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বাংলা
Dhaka Tribune

STRUGGLES OF MIGRANT WORKERS

No societal respect for women earning remittance

This is the ninth of an 11-part series on the challenges faced by migrant workers

  • Many workers are abused abroad
  • Attitudes toward returnee workers change 
Update : 24 Mar 2024, 09:34 AM

Thirty-year-old Amena Khatun (pseudonym) went to Saudi Arabia in November 2022 in the hope of changing the fate of her family. She was forced to work for one employer for a long time and used to receive her salary regularly. Back in the country, her husband became sick and Amena couldn't return home thinking about the financial hardship she and the family would have to endure. She returned home last January.

But after her return, she started facing a different challenge. Her neighbors started labeling her as one who had gone to the Middle-Eastern country to be employed as a sex worker. 

According to data, women workers from Bangladesh went abroad for the first time in 1991. Every year, a large number of women go abroad for work. In the past 33 years, about 12 lakh Bangladeshi women have gone abroad as workers. Many of them have come back for various reasons. Many have been forced to return. And the number of such returnees is increasing in the case of the Middle Eastern countries. 

These expatriate workers said that most of them do not receive regular wages. They are abused and beaten by their employers. Their arms and legs are fractured and one cannot imagine the amount of torment they have to go through, several workers told this correspondent. They even go through sexual abuse. But upon their return, they face an unwelcoming environment where they are labeled as sex workers. 

Rabeya (pseudonym), a housewife from Masjidpara of Chapainawabganj, went to Saudi Arabia in 2022. She left her husband with their two children in the country. She used to send money to the country regularly. Her husband abandoned her when she returned home after one and a half years. Since then she has been running a grocery store and bearing the expenses of her two children. .

"Even though I am self-reliant, I still hear a lot of catcalling when I cross the streets,” the woman told this reporter. 

A research report by the Bangladesh Institute of Labor Studies (BILS) has also revealed such horrific stories.

According to the report, migrant workers are subjected to social ostracism by community members who make negative comments about them.

The report, Social and Economic Integration of Migrant Workers: Successes and Failures, also notes that 52% of the 313 female migrants interviewed believe that there has been a change in people's attitudes towards returnees.

The women returning home are considered low-class people. Their decision-making power is reduced in society and they are viewed negatively by community members. Women workers are often harassed and subjected to heavy criticism. None of these women have ever shared their stories with the authorities concerned. No formal complaint has been made in this regard either.

Another such migrant worker, who has worked as a domestic worker in Oman for five years, said that after returning to the country in 2016, she was socially harassed.

She said that some people have hinted that women workers are involved in immoral activities abroad. However, such accusations are far from the reality.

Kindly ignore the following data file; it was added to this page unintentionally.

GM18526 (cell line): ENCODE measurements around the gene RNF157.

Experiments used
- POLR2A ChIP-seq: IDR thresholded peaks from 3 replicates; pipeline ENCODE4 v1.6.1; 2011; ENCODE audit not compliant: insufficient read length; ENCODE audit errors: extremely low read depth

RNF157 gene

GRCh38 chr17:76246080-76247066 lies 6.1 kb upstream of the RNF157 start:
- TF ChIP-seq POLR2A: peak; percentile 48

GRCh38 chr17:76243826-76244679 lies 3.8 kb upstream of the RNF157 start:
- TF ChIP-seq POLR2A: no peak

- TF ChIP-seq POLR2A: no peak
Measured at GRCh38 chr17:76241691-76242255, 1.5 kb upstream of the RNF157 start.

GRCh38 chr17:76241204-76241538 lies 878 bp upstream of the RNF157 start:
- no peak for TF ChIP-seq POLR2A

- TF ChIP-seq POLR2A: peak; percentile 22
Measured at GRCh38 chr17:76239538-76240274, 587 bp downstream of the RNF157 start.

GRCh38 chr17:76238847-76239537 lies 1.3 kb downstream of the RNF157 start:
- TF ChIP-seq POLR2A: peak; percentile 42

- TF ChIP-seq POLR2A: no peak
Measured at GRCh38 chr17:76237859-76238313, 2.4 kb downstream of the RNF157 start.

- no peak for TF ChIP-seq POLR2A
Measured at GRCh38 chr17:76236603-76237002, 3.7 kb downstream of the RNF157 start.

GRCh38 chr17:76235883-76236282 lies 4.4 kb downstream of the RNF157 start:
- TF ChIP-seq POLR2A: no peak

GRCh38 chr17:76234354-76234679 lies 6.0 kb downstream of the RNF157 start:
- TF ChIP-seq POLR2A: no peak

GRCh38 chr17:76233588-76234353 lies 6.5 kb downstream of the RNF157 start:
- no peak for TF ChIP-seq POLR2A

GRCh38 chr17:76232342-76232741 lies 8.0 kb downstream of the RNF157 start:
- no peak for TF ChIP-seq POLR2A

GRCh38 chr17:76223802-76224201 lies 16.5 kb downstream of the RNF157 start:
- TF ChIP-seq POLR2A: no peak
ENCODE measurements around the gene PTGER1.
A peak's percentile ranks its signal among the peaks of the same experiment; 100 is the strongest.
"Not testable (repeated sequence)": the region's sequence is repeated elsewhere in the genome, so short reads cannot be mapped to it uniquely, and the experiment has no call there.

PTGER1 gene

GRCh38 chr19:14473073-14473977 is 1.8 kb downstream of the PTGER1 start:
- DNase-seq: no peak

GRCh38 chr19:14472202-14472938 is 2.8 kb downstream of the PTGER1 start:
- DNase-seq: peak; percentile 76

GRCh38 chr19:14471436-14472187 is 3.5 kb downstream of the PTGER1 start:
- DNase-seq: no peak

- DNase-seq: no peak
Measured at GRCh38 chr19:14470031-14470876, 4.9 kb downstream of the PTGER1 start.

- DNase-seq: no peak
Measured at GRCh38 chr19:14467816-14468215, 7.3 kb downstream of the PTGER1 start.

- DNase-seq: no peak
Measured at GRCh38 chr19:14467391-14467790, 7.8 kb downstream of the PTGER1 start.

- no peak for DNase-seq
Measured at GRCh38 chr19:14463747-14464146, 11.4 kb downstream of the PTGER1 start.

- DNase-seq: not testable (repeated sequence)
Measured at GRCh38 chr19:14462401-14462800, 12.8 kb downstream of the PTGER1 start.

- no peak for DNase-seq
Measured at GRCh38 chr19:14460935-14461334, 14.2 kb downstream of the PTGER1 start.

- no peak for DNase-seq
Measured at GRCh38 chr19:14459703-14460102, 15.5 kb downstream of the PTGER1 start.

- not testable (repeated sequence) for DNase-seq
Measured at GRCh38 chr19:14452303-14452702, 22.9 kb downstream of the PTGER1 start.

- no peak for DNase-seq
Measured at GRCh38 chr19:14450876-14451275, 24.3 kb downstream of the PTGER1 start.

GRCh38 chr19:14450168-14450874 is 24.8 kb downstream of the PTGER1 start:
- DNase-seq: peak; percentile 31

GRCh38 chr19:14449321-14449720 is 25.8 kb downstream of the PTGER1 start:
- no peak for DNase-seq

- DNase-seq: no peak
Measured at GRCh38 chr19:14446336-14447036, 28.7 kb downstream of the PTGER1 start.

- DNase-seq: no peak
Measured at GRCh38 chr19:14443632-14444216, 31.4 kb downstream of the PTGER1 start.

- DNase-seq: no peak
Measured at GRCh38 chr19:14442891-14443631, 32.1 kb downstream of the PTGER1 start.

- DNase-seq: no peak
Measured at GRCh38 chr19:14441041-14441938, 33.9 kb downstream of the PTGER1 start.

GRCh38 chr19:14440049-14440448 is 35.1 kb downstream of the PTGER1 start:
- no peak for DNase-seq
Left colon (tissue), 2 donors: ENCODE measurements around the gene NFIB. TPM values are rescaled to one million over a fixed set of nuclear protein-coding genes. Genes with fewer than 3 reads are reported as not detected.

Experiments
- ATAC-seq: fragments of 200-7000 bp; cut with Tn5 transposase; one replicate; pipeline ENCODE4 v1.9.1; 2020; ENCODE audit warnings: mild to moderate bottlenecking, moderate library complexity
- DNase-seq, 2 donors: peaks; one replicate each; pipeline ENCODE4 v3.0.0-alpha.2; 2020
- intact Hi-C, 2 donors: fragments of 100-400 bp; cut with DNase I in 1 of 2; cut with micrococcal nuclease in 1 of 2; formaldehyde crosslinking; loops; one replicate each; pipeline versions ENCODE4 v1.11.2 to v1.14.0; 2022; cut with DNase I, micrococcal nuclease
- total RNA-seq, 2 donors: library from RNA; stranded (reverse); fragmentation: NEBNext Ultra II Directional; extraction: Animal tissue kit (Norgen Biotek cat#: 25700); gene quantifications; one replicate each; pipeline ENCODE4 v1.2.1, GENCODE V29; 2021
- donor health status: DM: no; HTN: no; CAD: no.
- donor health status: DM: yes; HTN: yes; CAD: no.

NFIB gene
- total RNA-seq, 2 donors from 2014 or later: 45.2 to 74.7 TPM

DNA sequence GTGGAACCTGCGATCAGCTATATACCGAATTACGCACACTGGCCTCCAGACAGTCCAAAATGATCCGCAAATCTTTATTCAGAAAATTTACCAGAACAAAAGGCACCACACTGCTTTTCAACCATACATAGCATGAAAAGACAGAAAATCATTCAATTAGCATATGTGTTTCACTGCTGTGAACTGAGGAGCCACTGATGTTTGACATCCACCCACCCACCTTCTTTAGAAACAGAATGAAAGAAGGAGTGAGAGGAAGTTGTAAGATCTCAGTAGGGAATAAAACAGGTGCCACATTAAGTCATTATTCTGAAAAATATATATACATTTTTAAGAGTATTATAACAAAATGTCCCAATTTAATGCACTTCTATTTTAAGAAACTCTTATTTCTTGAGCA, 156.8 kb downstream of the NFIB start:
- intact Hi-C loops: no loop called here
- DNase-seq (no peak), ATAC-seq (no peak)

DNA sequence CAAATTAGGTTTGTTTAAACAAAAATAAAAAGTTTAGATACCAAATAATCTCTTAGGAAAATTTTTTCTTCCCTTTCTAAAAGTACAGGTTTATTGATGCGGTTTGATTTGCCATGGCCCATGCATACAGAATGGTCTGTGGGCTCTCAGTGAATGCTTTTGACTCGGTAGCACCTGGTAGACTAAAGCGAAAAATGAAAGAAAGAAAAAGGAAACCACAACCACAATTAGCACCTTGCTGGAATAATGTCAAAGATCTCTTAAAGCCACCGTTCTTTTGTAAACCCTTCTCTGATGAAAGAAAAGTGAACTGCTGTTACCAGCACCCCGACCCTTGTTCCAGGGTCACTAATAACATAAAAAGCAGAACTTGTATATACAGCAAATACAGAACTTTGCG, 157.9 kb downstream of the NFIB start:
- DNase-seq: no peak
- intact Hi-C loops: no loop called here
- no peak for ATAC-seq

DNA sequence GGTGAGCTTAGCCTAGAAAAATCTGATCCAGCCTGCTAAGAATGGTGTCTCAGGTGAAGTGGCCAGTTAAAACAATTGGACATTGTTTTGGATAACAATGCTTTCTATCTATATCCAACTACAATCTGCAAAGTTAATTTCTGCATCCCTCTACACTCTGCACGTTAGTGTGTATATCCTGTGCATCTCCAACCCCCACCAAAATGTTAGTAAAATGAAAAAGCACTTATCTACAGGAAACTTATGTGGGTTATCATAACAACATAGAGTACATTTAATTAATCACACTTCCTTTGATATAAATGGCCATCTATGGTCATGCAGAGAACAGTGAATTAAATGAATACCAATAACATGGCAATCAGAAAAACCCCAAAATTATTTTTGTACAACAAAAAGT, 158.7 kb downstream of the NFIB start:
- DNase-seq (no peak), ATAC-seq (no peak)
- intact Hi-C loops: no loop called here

She said that her employer was a woman. She was kind and caring towards her workers and paid her salary on time.

The research was conducted in Jessore, Faridpur, and Chittagong districts between July and December of 2021. Most of these workers have returned from Saudi Arabia, Lebanon, the United Arab Emirates, Oman and Jordan.

The chief researcher of the project, Kamnirul Islam, said: "In general, migrant women workers in low-income communities should be considered as a means of empowerment because they have the ability to make decisions to a lesser extent than other women. However, after returning to the country, they lose this ability to a large extent. No one respects them anymore and they can’t raise their voices. Many cannot even get out of their homes despite not having any formal restrictions in this regard.”

Sanchita Talukdar, executive director of the Association for Social Development, which works with women workers, said: "Women's opinions are rarely prioritized when it comes to the decision to go abroad. The decision to go abroad depends on the opinion of the husband or others in the family. Women's hard-earned remittances are not spent as per their will either. Even the family often hesitates to appreciate their contribution.”

Farida Yasmin, advisor of Bangladeshi Ovibashi Mohila Sramik Association (Bomsa), said: "The issue of women's protection has not been discussed separately even after the immigration law has been amended in the country. The safety of women abroad has not been ensured. Their dignity is ensured when they return to the country. Labour plays an important role in the country's economy, and their interests should not only be focused on dollars. Their individual interests must also be considered. Their dignity in the society must also be ensured.”

Zahid Anwar, deputy director of Wage Earners’ Welfare Board of the Ministry of Expatriates' Welfare and Overseas Employment, said: "On the basis of the information received from the airport and non-governmental organizations, initiatives have been taken to rehabilitate some women, including providing them with training and employment. Some plans have been undertaken to present expatriate women positively in society and ensure that they are respected and have dignity.”

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